In The Journal of Mary Hervey Russell, Storm Jameson has chosen a form which enables her to use a rich supply both of public occurrences and personal knowledge and experience for the exercise of that imaginative observation which is characteristic of her best work. Whether she describes a chance meeting in Paris with a new French poet, or the reaction of delegates at the international conference of authors on the very eve of war, or her association with innumerable refugee intellectuals in London before and after Dunkirk; whether she is drawing one of her many astute comparisons between her own compatriots and some other people - generally the French - or comforting the wife of an Austrian professor just swept into internment, or bearing with the cynicism of some diplomat at the luncheon, she brings before us a panorama rather than a scene or an incident. But the real human interest of the audiobook is the thread of her own life running through it, revealing in little intimate flashes, sometimes a reminiscence of childhood, sometimes a delicately drawn portrait, like that of her father, the old sea captain, and throughout the story the visionary presence of the mother who for her has never ceased to live.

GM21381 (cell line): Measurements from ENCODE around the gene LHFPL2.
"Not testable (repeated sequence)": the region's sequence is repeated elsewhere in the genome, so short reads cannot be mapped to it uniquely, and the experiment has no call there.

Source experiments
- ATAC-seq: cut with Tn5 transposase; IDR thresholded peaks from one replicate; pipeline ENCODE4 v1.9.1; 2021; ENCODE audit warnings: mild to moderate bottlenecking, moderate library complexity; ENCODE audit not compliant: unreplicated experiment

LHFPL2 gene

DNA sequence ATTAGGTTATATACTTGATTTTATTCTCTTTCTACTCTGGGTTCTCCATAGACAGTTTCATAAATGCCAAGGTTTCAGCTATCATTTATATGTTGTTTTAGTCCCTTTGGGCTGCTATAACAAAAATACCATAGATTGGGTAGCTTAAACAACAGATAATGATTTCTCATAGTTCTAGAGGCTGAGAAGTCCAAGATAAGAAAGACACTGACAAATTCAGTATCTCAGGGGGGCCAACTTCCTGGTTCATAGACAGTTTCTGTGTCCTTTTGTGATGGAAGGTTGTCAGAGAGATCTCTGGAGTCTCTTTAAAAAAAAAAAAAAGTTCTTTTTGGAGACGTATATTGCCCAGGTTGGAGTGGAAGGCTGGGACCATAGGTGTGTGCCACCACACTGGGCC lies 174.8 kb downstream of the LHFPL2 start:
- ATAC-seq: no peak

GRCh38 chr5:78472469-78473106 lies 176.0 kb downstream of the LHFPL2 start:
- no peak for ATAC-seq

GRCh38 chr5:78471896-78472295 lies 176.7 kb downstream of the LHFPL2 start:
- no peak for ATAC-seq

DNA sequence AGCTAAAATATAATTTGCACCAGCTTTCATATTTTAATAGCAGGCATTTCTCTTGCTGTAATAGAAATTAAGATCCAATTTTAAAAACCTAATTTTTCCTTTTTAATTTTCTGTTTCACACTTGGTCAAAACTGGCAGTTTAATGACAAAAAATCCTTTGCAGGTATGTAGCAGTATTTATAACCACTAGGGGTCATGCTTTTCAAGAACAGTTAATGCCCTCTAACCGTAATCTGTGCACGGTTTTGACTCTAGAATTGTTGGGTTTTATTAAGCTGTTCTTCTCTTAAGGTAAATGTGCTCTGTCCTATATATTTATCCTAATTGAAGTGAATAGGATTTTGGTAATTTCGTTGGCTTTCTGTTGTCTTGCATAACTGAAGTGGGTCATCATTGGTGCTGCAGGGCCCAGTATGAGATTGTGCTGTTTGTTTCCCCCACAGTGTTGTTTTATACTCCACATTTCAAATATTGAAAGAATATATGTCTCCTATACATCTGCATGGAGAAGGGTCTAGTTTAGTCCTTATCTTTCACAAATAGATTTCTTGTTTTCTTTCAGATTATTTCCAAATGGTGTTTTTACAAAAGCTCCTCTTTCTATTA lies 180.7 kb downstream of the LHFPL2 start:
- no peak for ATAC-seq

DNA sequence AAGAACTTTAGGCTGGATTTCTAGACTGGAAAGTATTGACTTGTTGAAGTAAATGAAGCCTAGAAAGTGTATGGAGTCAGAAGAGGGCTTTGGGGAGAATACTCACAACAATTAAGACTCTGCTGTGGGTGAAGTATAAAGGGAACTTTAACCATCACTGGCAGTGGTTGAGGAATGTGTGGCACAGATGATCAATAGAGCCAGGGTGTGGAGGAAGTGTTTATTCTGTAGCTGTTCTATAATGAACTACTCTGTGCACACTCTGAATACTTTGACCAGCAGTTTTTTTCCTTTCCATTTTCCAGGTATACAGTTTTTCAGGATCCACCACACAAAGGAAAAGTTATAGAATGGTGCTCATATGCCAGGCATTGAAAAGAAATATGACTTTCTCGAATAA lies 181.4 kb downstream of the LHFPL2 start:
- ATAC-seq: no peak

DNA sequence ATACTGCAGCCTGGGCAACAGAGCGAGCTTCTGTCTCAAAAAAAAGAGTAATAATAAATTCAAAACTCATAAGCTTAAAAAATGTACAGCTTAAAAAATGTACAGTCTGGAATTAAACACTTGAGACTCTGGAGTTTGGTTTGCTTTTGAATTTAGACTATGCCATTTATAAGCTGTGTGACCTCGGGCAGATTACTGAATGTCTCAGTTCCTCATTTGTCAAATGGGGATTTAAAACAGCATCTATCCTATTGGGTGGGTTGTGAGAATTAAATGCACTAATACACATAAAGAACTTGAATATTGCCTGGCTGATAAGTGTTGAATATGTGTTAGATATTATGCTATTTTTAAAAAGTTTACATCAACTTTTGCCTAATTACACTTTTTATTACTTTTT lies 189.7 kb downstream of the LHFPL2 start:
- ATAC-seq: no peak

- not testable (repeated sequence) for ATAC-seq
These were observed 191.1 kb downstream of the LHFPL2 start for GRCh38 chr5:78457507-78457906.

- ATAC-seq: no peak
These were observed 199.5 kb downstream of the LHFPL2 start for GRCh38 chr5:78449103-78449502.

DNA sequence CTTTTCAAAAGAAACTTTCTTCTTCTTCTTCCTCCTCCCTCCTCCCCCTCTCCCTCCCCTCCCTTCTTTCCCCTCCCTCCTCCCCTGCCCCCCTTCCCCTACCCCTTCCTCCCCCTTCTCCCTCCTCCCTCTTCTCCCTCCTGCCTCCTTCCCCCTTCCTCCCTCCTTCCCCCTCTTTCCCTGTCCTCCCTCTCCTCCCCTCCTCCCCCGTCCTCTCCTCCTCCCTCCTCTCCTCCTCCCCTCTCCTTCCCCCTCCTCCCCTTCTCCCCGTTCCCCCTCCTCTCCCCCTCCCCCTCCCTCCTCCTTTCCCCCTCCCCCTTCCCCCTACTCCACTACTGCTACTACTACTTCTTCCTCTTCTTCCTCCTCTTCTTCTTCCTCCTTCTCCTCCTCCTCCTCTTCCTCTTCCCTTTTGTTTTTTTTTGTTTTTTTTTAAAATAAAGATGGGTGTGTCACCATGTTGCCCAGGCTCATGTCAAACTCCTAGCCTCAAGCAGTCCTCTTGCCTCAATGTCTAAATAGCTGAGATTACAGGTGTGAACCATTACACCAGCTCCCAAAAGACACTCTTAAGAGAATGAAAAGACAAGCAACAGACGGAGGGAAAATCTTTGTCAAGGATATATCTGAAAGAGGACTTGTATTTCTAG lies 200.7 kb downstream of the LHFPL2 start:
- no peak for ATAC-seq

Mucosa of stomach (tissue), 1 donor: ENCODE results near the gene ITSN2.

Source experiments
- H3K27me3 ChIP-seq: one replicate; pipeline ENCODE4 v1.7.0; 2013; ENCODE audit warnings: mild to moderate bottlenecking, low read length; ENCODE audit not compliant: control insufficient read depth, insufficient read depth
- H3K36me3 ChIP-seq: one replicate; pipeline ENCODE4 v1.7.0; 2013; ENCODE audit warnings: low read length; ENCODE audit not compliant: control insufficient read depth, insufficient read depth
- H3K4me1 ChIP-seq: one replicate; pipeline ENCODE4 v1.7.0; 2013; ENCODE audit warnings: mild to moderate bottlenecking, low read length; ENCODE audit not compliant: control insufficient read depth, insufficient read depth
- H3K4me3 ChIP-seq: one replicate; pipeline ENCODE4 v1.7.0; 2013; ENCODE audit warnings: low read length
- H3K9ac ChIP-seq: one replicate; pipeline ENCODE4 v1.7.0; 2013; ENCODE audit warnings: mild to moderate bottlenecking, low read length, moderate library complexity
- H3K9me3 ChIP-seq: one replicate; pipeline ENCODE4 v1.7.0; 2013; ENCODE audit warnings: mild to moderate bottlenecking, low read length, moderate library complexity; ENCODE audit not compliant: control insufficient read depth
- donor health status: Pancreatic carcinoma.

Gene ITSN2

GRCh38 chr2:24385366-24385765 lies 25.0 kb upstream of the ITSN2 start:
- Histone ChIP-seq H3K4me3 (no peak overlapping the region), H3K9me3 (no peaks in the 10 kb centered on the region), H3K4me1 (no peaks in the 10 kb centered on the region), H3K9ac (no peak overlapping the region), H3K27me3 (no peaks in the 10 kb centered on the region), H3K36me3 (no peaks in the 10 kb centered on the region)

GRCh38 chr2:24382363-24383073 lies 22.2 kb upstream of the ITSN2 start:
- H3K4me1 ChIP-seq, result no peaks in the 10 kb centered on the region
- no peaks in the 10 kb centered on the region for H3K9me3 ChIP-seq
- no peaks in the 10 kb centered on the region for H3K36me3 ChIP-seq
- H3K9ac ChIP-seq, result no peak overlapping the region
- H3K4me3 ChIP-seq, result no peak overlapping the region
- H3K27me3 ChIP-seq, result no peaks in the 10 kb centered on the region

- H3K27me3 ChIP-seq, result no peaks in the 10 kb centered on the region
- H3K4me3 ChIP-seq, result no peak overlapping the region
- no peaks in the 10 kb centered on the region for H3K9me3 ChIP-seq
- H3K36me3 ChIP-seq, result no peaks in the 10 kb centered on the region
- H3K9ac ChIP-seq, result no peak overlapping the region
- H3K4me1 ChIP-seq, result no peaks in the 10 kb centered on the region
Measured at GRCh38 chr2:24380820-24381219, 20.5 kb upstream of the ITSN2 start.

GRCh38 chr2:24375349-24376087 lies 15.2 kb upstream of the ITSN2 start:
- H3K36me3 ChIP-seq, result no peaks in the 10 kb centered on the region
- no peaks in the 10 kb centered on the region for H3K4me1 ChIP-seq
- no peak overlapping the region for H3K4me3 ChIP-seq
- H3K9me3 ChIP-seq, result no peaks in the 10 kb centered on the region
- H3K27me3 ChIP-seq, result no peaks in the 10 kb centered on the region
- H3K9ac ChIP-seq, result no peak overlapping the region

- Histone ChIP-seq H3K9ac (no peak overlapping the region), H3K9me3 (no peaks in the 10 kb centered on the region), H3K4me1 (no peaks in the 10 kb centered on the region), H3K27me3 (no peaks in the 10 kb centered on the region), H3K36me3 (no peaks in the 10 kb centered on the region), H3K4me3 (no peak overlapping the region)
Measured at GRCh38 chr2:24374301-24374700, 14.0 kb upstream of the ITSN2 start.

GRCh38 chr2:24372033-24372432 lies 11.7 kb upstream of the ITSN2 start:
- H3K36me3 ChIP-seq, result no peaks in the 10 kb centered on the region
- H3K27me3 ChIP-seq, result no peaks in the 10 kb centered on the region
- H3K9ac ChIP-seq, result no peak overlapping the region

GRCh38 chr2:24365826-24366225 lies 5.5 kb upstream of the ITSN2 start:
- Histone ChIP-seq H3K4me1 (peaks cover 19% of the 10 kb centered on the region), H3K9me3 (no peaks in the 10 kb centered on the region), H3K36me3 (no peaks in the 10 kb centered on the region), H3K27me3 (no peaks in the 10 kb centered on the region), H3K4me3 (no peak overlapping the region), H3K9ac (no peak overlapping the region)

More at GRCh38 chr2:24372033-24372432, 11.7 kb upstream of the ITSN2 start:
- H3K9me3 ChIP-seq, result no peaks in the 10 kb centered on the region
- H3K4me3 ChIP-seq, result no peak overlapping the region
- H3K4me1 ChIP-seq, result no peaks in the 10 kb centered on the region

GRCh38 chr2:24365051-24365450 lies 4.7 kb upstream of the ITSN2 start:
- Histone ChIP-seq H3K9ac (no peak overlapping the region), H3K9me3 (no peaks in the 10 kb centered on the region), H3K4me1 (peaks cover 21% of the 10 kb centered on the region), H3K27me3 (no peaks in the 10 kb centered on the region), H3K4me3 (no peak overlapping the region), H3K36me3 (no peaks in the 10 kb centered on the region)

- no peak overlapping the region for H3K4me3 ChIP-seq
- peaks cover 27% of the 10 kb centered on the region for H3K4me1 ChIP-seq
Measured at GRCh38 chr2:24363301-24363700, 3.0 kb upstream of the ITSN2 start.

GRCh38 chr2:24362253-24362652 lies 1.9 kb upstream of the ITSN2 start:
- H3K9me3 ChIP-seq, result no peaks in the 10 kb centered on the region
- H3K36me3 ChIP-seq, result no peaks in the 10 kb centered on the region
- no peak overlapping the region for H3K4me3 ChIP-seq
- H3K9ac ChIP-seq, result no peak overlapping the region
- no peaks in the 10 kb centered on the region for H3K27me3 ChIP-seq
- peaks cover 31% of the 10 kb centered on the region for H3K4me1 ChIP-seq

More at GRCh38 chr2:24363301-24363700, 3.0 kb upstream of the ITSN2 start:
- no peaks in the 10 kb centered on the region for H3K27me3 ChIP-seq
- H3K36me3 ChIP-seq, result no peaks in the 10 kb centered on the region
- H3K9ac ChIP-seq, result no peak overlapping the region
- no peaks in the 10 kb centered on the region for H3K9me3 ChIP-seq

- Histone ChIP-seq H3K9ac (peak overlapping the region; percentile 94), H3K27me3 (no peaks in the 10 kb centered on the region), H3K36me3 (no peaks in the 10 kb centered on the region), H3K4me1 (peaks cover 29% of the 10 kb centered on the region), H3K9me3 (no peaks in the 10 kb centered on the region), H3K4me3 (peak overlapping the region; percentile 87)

Storm Jameson (1891- 1986) born to a North Yorkshire family of shipbuilders. Jameson’s fiery mother, who bore three girls, encouraged Storm (christened Margaret Storm) to pursue an academic education. After being taught privately and at Scarborough municipal school she won one of three county scholarships which enabled her to read English Literature at Leeds University. She then went on to complete an MA in European Drama at King's College London. During her career Jameson wrote forty-five novels, numerous pamphlets, essays, and reviews, in an effort to make money. Her personal life suffered, and her first marriage to schoolmaster Charles Douglas Clarke was an unhappy one. After they divorced in 1925, Jameson went on to marry Guy Chapman, a fellow author, and remained with him despite her apparent rejection of normal domestic life. Storm Jameson was always politically active, helping to publish a Marxist journal in the British section of the International Union of Revolutionary Writers in 1934 and attending anti-fascist rallies.
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